Sour Widows Express the Absurdity of Grief in “Bathroom Stall” Video
The single arrives ahead of the Bay Area trio’s Crossing Over EP, out April 23 on Exploding in Sound.
With the first single from Sour Widow’s follow-up to 2020’s self-titled EP proving toned down from that record’s grungy ebbs and flows, the second track off Crossing Over doubles up on that sense of calm, lyrically honing in on the after effects of grief as the instrumental echoes the abrupt shifts in mood. Before hitting a memorable climax shortly before the end of the six-minute track, “Bathroom Stall” flirts with the kinds of emotional swells that make Big Thief a band of the moment, songwriter Maia Sinaiko going so far as to match that group’s heavy, experiential lyricism.
“This song is about a relationship I had with someone who struggled with addiction, who very tragically passed away three years ago while we were together,” Sinaiko explains. “It’s about some moments we shared, and how it feels to walk around carrying that person and those experiences with me while the world stays normal. I wrote the song because I wanted to preserve and document what happened to me, to write out the scary stuff and just let it sit there forever.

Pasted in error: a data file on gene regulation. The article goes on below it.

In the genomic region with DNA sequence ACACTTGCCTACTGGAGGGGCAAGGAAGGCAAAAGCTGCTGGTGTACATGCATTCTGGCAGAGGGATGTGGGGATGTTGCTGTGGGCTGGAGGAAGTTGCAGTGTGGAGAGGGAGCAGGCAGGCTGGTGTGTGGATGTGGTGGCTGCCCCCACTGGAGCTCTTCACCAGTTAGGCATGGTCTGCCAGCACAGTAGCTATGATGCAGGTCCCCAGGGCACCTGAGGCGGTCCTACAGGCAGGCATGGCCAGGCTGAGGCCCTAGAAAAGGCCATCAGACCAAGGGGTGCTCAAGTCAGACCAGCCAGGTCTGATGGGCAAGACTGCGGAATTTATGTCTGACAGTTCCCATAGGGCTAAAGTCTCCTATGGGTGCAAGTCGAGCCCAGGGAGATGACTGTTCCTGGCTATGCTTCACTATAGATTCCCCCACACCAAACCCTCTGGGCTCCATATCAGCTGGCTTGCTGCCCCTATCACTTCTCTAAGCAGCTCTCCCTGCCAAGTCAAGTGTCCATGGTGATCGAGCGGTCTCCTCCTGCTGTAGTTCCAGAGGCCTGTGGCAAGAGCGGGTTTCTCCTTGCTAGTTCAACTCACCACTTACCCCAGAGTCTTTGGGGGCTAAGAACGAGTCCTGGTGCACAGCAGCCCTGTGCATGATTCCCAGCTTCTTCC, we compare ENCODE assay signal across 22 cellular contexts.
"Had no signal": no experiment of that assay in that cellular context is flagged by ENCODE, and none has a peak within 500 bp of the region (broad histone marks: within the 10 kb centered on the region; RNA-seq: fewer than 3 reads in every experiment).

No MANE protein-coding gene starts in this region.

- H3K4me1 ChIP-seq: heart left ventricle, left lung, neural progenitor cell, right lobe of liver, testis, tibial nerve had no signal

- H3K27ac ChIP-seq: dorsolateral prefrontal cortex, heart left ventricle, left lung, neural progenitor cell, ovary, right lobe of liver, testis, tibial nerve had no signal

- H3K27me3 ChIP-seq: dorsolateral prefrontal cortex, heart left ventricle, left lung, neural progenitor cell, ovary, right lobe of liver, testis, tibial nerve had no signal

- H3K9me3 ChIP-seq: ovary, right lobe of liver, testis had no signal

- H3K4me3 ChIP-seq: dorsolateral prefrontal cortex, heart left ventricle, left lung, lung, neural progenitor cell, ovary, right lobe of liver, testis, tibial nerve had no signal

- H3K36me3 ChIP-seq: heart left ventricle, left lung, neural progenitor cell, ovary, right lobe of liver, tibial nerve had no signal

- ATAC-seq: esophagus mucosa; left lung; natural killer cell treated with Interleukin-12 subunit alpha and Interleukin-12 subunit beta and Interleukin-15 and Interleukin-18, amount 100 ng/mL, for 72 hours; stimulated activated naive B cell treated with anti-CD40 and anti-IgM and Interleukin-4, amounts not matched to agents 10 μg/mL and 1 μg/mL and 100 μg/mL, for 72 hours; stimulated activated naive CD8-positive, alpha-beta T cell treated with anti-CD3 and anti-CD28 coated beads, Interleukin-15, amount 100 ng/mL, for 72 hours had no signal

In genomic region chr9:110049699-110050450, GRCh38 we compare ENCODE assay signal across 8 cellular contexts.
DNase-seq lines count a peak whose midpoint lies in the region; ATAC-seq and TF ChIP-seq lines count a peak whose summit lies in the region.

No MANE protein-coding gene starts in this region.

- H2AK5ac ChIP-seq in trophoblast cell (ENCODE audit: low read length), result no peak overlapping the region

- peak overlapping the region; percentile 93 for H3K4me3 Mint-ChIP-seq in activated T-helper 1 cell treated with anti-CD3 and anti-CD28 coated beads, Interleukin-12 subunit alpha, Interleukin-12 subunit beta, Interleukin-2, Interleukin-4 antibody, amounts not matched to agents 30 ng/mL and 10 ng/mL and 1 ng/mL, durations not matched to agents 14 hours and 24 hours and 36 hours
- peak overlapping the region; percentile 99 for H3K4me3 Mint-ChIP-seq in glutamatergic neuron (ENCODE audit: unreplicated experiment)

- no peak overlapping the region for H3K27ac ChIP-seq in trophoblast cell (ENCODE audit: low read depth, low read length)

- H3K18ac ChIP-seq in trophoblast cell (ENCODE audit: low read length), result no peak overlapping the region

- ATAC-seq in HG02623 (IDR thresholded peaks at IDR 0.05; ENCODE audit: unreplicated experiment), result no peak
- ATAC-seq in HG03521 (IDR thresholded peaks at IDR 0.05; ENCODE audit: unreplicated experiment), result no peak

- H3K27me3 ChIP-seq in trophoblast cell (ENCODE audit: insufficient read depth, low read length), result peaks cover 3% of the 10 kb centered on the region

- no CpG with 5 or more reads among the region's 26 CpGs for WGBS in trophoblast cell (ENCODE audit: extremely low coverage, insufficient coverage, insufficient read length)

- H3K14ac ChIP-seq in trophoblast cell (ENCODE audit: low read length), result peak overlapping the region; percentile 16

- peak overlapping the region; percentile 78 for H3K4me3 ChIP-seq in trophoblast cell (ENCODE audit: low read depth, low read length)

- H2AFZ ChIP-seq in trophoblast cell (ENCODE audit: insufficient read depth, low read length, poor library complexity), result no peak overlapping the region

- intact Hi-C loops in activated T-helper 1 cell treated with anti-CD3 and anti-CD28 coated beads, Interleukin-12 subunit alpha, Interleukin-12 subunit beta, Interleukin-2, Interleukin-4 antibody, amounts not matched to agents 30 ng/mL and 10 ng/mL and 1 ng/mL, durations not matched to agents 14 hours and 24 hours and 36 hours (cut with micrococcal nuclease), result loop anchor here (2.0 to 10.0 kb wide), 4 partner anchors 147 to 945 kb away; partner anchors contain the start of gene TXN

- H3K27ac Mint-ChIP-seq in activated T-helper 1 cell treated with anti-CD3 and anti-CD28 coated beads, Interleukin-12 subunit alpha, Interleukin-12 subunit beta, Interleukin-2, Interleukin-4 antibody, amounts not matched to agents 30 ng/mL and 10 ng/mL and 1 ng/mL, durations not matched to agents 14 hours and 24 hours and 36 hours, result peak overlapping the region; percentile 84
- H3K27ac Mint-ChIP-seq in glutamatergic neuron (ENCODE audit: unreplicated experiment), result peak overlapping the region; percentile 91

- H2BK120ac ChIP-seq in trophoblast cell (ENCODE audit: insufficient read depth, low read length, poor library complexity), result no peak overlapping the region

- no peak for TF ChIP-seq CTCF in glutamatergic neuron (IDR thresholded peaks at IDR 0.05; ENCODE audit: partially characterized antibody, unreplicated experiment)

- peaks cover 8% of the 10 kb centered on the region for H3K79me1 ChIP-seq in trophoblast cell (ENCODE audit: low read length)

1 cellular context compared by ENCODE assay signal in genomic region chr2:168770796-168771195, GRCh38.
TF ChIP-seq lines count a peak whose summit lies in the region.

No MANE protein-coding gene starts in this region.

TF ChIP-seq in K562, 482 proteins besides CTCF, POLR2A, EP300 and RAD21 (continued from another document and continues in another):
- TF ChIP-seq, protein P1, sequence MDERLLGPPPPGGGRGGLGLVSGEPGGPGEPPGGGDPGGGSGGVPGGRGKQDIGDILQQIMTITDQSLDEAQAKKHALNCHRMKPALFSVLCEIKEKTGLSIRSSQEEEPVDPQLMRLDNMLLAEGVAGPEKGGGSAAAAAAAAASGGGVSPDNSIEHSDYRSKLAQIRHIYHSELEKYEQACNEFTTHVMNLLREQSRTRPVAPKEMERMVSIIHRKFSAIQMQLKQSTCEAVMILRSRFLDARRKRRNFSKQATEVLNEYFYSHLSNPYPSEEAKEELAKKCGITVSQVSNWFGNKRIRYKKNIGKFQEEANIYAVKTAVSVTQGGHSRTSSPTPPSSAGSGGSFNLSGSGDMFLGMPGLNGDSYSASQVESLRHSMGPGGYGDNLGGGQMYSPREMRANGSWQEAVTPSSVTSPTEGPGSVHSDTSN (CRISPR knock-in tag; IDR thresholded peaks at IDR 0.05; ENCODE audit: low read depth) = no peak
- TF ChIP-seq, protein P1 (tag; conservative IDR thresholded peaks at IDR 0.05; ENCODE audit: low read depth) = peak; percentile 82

“I think it’s funny that it’s called ‘Bathroom Stall,'” they continue, “and that it has that image in it; the song goes from heavy and dark to ordinary and totally pedestrian in a sentence, which feels absurd. And that’s kind of what it’s like to grieve. That’s kind of what’s hard to explain about grief, how absurd it is. Part of you goes to a different planet and part of you stays walking around like an alien on Earth, going to the bathroom and looking at the moon and shit.”
The track arrives with a video depicting the band’s bizarrely abstract reading of the lyrics, with all three members masking up—depending on their individual interpretations of the phrase—ahead of the clip’s near horror movie-esque climax.
Watch the visual below, and pre-order Crossing Over here.